A variety of things, one of which should interest organic chemists, one of which should interest prospective academics and one of which should really interest drug chemists. It’s hard to believe that 50 years have passed.
#1. All Woodward graduate students who smoked, smoked Benson and Hedges (the master’s brand). When I was there (’60 – ’62), many of us did, as the Surgeon General’s report on the dangers of smoking didn’t come out until the summer of ’62. I’d always assumed that Woodward had died (at age 62) of lung cancer (which is what the report was mostly about about). I was shocked to hear a fellow college chemistry alum say at reunions that he drank himself to death. Is there any truth to this? Wikipedia doesn’t think so.
Wikipedia says he died of a heart attack in his sleep. Now that more is known about how and why smoking is bad for you, a heart attack makes a good deal of sense. Chemists know that carbon monoxide binds the iron in hemoglobin more avidly than oxygen. Smokers have carboxyhemoglobin levels of 5 – 6% vs. the rural nonsmoker who has levels of 1%. If hemoglobin is carrying carbon monoxide it can’t carry oxygen.
Why 1% in the nonsmoker? Carbon monoxide is formed naturally as a breakdown product of hemoglobin, and the brain many actually use it as a neurotransmitter (it certainly uses nitric oxide this way).
Hemoglobin is normally confined inside blood vessels (except when red blood cells die and their corpses are disposed of). All hell breaks loose when it gets outside the circulation. This means that blood vessels get the highest dose of monoxide (which also binds to the iron in members of the respiratory complex in mitochondria lousing up energy production). This is a long way of saying that the major increase in mortality due to smoking is NOT from lung cancer (which is certainly increased), but from vascular disease (translation — heart attack and stroke) which is far more common than lung cancer.
#2. The chemistry department had a reception for former chemistry majors. It was really quite nice and the chair was there. He (and one of the deans) were overjoyed that a very good chemist had just succumbed to their blandishments and was about to join the department. I don’t think full profs read or write chemistry blogs very much, but people applying for academic positions sure do. Reading their blogs, I tend to think of people applying to departments hoping they’ll be taken. You don’t think of departments themselves as being in the hunt (but clearly they are).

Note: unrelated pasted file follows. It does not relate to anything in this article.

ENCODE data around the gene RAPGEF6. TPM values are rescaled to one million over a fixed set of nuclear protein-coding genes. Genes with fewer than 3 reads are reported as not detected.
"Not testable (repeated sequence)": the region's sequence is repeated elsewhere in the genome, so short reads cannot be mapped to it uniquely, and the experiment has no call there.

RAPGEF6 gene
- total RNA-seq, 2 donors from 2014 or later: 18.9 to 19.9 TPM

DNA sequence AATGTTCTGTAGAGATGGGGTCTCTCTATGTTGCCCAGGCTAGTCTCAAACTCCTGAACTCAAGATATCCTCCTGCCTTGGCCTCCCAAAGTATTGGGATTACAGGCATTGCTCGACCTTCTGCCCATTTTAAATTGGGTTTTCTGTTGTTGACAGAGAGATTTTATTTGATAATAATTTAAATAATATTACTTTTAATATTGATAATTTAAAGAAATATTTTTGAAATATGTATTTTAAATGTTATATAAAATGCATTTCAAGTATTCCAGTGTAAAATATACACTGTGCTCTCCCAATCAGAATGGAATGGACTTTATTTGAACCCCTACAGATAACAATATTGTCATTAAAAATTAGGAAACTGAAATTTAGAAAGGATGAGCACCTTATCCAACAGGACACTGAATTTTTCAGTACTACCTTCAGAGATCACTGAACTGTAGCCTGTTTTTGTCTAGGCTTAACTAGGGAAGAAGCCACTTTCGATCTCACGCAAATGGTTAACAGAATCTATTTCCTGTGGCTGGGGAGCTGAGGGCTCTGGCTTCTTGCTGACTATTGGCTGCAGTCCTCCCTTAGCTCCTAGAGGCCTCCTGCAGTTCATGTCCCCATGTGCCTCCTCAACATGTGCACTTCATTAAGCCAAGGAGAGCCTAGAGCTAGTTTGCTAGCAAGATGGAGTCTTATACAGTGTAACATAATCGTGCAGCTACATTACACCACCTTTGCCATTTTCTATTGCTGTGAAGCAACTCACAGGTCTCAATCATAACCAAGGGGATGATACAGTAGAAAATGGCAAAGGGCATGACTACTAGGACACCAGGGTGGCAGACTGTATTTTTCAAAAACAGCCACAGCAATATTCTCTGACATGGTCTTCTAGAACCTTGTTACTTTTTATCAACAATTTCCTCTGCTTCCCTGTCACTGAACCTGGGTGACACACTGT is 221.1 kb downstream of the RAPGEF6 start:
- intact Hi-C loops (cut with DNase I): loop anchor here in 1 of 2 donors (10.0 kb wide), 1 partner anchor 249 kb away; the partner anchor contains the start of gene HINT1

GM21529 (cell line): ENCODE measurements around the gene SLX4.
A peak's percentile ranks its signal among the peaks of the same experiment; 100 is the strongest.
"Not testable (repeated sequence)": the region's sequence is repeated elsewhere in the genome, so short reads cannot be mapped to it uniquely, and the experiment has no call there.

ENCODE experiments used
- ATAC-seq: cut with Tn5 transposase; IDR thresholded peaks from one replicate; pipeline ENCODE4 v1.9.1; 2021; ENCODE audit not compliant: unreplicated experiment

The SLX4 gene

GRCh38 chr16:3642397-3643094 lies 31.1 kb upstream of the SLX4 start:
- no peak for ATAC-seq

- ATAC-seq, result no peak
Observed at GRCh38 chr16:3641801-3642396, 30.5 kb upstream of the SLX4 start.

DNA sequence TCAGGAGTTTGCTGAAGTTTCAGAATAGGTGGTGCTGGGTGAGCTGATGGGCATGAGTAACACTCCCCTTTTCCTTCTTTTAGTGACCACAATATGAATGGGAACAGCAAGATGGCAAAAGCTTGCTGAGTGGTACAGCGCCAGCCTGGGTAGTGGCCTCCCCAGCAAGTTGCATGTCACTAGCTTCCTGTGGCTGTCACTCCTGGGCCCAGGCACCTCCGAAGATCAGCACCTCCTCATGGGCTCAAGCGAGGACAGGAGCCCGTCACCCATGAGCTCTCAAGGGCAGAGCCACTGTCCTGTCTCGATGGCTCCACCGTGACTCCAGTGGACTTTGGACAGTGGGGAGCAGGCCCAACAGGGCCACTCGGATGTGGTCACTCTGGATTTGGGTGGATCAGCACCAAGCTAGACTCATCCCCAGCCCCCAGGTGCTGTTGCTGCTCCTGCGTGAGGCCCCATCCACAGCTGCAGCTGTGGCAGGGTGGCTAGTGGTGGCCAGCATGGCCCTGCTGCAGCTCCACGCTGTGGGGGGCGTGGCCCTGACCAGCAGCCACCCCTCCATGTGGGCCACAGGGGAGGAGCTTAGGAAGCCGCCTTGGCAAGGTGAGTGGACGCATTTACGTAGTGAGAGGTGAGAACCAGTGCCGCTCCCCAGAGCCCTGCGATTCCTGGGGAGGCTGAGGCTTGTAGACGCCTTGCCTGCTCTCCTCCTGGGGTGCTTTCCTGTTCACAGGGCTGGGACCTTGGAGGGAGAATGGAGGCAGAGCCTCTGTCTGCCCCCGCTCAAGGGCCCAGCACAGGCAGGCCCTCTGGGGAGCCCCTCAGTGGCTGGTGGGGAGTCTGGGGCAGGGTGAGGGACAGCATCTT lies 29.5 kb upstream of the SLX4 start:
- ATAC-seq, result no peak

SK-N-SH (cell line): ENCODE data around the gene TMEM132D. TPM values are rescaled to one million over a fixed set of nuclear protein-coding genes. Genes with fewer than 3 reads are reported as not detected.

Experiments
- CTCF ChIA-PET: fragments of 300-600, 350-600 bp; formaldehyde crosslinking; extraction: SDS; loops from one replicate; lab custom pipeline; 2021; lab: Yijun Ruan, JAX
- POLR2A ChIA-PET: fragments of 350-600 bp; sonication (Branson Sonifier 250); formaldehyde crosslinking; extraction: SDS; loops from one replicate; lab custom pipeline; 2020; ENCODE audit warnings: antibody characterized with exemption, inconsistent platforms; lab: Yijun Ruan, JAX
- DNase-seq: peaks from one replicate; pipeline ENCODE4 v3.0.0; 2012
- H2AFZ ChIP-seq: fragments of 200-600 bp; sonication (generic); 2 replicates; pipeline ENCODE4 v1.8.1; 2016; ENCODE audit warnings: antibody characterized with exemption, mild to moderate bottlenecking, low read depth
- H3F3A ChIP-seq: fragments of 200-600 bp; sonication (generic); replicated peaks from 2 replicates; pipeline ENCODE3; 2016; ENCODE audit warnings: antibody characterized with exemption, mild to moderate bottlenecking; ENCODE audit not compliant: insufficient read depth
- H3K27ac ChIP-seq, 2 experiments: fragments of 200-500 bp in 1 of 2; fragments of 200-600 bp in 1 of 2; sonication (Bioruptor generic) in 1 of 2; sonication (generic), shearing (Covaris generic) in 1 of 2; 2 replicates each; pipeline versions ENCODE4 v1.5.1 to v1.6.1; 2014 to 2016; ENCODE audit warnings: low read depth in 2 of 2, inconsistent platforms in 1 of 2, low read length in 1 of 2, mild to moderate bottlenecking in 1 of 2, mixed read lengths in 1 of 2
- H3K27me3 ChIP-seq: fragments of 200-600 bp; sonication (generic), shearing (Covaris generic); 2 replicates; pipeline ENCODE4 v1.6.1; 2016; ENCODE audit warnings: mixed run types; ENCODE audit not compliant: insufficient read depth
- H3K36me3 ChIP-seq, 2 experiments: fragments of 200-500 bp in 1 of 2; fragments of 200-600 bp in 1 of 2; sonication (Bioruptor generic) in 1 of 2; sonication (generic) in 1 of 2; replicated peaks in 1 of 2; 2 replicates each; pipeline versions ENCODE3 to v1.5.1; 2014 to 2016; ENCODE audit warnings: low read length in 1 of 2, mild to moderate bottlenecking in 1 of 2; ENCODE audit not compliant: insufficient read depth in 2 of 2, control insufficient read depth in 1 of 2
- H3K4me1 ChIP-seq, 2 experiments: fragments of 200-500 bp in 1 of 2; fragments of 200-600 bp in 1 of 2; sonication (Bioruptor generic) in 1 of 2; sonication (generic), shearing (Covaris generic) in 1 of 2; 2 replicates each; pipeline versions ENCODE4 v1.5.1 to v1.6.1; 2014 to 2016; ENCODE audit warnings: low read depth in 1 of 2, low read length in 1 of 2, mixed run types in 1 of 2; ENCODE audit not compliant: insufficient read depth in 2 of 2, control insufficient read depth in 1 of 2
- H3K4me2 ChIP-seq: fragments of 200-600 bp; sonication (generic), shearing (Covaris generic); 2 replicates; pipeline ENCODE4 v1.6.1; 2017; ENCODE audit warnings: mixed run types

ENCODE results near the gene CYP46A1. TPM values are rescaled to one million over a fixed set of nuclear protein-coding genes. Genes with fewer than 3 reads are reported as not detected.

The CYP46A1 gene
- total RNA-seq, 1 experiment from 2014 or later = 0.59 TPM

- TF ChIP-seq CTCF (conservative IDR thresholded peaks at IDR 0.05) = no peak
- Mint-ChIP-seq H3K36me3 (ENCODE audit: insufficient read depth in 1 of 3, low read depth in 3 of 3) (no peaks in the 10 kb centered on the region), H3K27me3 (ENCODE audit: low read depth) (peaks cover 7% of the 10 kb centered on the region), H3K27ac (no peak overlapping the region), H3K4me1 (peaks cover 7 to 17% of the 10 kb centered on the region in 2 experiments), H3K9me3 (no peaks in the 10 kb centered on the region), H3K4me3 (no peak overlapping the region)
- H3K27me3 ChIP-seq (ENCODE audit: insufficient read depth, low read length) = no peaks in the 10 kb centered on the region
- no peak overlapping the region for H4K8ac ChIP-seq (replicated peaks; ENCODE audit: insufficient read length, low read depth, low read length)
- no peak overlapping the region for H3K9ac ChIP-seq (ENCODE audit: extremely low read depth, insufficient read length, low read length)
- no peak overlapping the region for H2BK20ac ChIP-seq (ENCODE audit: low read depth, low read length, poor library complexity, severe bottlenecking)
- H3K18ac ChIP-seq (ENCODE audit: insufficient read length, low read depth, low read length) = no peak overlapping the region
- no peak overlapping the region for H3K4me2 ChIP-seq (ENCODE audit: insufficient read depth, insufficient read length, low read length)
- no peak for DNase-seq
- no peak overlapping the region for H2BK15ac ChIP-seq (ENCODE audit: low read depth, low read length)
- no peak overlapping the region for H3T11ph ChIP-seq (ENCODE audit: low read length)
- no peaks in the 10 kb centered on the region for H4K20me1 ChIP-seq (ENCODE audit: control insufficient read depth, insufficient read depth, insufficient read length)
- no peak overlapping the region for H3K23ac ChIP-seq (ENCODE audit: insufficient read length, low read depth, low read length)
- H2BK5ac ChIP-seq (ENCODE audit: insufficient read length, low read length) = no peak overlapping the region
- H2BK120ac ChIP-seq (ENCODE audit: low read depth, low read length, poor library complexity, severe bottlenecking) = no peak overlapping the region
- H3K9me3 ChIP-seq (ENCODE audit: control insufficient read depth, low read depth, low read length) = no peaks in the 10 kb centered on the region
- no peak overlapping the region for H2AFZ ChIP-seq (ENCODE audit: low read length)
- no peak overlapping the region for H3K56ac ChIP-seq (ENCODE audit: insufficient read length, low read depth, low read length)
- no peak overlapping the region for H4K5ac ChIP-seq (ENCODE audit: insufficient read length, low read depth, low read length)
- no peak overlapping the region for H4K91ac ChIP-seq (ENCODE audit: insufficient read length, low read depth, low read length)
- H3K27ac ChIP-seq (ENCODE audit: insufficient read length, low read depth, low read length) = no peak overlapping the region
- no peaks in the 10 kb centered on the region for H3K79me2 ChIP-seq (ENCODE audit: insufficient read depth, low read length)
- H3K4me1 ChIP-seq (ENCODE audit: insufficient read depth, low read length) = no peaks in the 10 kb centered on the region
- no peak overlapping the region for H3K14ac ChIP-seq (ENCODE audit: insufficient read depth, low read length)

It was also very pleasant to meet a husband and wife from the 25th reunion class who had met each other as freshman, and were now teaching chemistry together. Are there lots of chemical couples out there? From my era, I know of two others (one of them is Don and Judy Voet of textbook fame) and also one from an earlier era (Louis and Mary Fieser, also authors of a famous textbook).
#3. The saddest thing was to talk to an old college friend (same frat, fellow premed) who has early Alzheimer’s disease. For future docs — you can find out how well someone of my vintage is thinking just by asking them to name their grandchildren. You don’t have to do a formal mental status (and precipitate a crisis by rubbing their nose in how poorly they’re thinking). He couldn’t. He was an excellent physician who I’d seen off and on through the years. Of course I found it terribly sad and very threatening (he was as smart or smarter than I am, and he’s the same age). His excellent wife has stayed right with him through all of this. Fortunately, his personality has remained largely intact.
Now here’s what is interesting about him. According to a friend who saw him last year (and his wife) he is much better now than he was last year. Why? A drug called Dimebon has turned him around. Derek Lowe had a post on the failure of Dimebon in a double blind placebo study (In the Pipeline 3 Mar ’10). As a neurologist, I’ve certainly seen family members see improvement where none existed, but only for brief periods of time, and never for over a year (particularly in Alzheimer’s disease). In addition I’ve never seen anyone with Alzheimer’s improve over a year’s time (and I’ve probably seen over 1,000 people with it). However, Alzheimer patients do have good and bad days, just like all of us. They don’t have good and bad years. Each year is worse.
So what’s going on? Is it possible the the early initial excitement over Dimebon was because of a few people like my friend who really responded? Is it it possible that the diagnosis of Alzheimer’s is incorrect and that he has something else — I didn’t make the diagnosis, but presumably an MD would have the diagnosis competently made. I do plan to raise this possibility with his wife. In the meantime his wife is frantic, because the negative clinical trial means the drug won’t be available anymore. She’s working with a lawyer to get the drug continued, or something like that. But what if the company just stops making it (which is likely)?
#4. There was an incredibly smart guy in our class, who could literally look at a page, understand what was on it, and effortlessly memorize it. His roommate had no idea what was going on, but was soon called into the dean’s office because his grades were terrible. He told the dean that he didn’t see what the problem was, as he studied as much as his roommate (about 1 hour/night). He was told that his roommate was one of the smartest people the college had ever admitted, and to study more (which he did). The roommate had it all. Someone chanced upon him in a bar in NYC and asked him to model. So he’d go into NY weekends to model, make money and party. The rest of us had to hew wood and draw water (see the Irish Penal Laws).
#5. The reunion and other matters have taken up quite a bit of time. I’ve received several excellent comments on various posts, which I plan to respond to in the near future, now that time permits.